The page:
William Sitwell followed in the footsteps of the King and Queen Consort with a trip to Mount Street Restaurant in Mayfair, the “first-floor restaurant above the cash-cow that is the Audley pub”; he even had the £96 lobster pie (pictured) that they shared, “and wasn’t disappointed” – “it’s a thing of novelty and excess”, as was the mock turtle croquette, “an Edwardian feast in itself”.

“We sat at that corner table of London’s buzziest new establishment gasping almost at the ambition, the boldness, the bravura of opening such a business at this moment in our economic cycle.” (William followed this with some wildly unsympathetic views on economics which we won’t repeat.) (****)


The Independent

Lucy Thackray was in Broadgate Circle, “a still-being-sculpted shopping and dining complex” that now houses Shiro, a “quietly glamorous Japanese restaurant from the luxury-focused Aqua Group”.

There’s a “smooth-edged sushi counter, and a pack of industrious chefs chopping and rolling away in clear view of the punters” producing the house specialty, crystal sushi (pictured). There’s also a “dizzying selection of mains” and desserts that “happily went above and beyond the usual matcha’n’mochi offering”.

“Shiro hit the mark when it comes to the trifecta of criteria: presentation, flavour, quality.” Portions were on the “petite” side, and it’s “easy to rack up quite a bill”, but “friendly and quick-to-appear staff” make it one for a special occasion.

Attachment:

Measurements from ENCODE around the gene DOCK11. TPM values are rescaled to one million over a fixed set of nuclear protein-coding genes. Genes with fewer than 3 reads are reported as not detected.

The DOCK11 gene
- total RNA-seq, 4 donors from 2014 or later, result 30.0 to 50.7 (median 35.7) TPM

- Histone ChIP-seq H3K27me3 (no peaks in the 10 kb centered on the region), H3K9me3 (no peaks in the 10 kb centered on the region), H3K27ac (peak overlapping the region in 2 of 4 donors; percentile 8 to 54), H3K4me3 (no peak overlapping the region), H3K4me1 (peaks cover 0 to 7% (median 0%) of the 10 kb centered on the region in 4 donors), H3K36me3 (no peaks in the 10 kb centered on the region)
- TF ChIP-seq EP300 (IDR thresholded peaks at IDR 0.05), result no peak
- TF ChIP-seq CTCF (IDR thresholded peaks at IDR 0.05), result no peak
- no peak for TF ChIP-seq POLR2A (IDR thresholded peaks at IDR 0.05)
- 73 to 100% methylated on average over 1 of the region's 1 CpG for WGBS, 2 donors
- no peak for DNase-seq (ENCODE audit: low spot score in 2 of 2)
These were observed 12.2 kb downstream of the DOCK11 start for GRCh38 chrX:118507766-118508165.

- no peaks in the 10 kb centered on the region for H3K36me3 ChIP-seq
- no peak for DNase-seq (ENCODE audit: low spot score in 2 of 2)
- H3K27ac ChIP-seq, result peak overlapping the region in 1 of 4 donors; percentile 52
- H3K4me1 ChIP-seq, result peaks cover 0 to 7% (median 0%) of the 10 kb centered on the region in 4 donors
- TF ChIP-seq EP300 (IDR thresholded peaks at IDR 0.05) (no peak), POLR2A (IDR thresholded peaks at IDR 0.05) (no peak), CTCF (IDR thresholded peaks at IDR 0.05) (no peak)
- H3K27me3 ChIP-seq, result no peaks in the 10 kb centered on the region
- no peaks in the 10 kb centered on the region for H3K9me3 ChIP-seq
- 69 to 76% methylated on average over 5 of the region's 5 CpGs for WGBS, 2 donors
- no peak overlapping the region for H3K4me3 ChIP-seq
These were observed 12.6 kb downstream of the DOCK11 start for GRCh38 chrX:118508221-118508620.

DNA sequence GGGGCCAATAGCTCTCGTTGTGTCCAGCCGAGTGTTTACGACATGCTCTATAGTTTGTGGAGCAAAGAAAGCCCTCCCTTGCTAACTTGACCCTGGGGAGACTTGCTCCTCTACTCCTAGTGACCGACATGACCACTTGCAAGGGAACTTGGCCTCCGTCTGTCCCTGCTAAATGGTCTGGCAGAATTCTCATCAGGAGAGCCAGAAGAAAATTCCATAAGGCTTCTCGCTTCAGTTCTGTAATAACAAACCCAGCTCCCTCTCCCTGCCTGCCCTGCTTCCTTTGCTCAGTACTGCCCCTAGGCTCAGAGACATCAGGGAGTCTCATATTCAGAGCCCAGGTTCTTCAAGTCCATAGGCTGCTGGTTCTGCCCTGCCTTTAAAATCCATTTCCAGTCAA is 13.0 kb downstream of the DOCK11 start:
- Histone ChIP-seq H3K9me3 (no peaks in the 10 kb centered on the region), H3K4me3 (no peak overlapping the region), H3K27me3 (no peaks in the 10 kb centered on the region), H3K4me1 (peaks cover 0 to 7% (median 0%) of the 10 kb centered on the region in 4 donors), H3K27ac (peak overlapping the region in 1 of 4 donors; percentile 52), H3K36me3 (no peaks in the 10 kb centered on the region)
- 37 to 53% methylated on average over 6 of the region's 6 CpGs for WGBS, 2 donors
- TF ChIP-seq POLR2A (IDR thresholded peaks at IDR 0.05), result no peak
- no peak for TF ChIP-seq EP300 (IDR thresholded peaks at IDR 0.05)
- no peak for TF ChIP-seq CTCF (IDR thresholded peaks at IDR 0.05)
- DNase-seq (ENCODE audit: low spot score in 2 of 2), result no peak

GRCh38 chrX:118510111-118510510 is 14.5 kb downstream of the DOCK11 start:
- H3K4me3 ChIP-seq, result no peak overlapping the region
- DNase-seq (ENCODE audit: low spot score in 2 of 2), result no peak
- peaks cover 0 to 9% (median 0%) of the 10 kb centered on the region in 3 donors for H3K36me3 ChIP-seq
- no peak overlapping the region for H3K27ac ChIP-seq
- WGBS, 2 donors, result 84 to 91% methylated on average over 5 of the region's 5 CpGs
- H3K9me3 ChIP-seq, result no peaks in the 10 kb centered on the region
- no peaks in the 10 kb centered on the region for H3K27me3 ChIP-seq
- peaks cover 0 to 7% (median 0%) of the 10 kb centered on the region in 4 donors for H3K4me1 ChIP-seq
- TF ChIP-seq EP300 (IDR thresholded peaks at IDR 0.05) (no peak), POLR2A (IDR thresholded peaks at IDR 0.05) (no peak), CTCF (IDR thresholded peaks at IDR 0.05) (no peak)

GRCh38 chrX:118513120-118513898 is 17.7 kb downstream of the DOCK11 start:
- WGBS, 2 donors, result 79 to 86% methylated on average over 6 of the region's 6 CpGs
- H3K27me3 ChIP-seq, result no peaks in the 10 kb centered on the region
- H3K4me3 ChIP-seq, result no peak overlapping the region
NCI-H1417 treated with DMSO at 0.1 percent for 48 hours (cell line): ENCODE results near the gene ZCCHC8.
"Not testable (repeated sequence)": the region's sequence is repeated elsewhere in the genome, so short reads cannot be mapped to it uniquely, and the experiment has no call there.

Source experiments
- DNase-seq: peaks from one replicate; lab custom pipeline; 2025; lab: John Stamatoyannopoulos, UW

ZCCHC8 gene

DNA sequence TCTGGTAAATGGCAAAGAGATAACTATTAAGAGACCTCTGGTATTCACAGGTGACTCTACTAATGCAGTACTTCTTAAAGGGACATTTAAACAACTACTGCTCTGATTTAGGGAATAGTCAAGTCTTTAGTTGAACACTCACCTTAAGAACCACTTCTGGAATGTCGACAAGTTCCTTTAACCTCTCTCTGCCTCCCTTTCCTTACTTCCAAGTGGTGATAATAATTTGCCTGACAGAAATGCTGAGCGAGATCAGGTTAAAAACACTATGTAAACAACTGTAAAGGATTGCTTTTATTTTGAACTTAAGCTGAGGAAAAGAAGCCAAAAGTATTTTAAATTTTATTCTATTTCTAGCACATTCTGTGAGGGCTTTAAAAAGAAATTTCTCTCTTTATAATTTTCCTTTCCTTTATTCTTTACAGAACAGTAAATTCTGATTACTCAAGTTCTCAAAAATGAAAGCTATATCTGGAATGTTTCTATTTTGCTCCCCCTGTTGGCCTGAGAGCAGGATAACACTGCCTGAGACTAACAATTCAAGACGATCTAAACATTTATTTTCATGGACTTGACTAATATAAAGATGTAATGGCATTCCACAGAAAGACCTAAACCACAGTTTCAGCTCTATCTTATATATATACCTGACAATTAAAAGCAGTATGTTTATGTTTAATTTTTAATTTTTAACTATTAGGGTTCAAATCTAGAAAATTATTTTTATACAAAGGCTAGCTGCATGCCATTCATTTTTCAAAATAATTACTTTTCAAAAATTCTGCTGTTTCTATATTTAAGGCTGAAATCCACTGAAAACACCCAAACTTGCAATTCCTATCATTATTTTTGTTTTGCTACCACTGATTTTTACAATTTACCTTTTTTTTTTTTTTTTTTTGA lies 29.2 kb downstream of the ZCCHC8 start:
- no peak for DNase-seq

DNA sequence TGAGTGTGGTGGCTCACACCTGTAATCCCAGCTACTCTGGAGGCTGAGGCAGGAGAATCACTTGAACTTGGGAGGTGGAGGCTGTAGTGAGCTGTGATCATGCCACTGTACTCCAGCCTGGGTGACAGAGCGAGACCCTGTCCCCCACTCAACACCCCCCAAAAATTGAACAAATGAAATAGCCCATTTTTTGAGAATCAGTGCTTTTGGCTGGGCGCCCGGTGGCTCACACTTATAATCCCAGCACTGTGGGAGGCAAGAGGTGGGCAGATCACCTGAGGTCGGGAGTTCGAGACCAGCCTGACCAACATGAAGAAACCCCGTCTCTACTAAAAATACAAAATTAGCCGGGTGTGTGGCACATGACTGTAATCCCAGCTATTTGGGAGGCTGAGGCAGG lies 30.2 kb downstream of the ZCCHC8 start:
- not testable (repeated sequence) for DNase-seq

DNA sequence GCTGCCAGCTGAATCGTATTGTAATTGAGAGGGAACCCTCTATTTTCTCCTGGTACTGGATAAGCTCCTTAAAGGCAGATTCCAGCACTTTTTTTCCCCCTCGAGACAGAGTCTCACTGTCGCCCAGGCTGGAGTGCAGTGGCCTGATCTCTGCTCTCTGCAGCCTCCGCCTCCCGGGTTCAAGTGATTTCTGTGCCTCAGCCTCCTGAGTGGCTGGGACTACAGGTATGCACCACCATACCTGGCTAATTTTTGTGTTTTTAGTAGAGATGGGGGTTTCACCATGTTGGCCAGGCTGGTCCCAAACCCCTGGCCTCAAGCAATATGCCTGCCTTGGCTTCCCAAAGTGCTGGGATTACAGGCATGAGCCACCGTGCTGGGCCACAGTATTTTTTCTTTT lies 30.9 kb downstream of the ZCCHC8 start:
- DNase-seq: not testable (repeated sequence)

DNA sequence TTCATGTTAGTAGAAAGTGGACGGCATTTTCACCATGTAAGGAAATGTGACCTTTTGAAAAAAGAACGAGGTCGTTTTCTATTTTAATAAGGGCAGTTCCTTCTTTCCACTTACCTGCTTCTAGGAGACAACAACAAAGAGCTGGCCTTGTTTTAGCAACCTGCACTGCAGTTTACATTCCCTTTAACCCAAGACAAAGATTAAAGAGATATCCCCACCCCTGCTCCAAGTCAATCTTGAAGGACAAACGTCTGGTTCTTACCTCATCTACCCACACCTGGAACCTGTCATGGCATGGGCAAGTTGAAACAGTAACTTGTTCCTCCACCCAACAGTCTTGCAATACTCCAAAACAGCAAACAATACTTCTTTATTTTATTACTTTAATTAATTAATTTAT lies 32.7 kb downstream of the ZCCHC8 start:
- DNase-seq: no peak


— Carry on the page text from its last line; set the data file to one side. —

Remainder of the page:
“This taste of Tokyo nails Japanese minimalism, hospitality and flavours with flair.”


The Scotsman

Rosalind Erskine tried out a new-ish Greek spot in Glasgow; Gyros is “ideal if you’re a student with a hangover, or just in need of some comfort food but maybe not if you’re on a January health kick”. (12/20)

Meanwhile, Gaby Soutar reviewed a new pizza concession in Edinburgh’s Waverley Market; Homies’ “Detroit-style pizza” was “marvellous” – the “chunky and chewy-based rectangles were the size of office carpet tiles” and started from just £5. “If a Neapolitan pizza is like a sharply tailored blazer, this was the equivalent of wrapping yourself in a massive puffer coat”. (14.5/20)


And also…  

“As French as Fragonard.” Tim Hayward in The FT Magazine reviewed Bouchon Racine: “Henry Harris has recreated his faultless French restaurant Racine in Farringdon and it’s a triumph”.


Writing for Tatler, Fay Maschler was impressed by “simple but stylish” Dorian, “an idiosyncratic ‘neighbourhood joint’” new to Notting Hill. She was “intrigued by the deceptive simplicity of the menu, given the talent in the kitchen – chefs who have put in time at The River Café and Elystan Street”.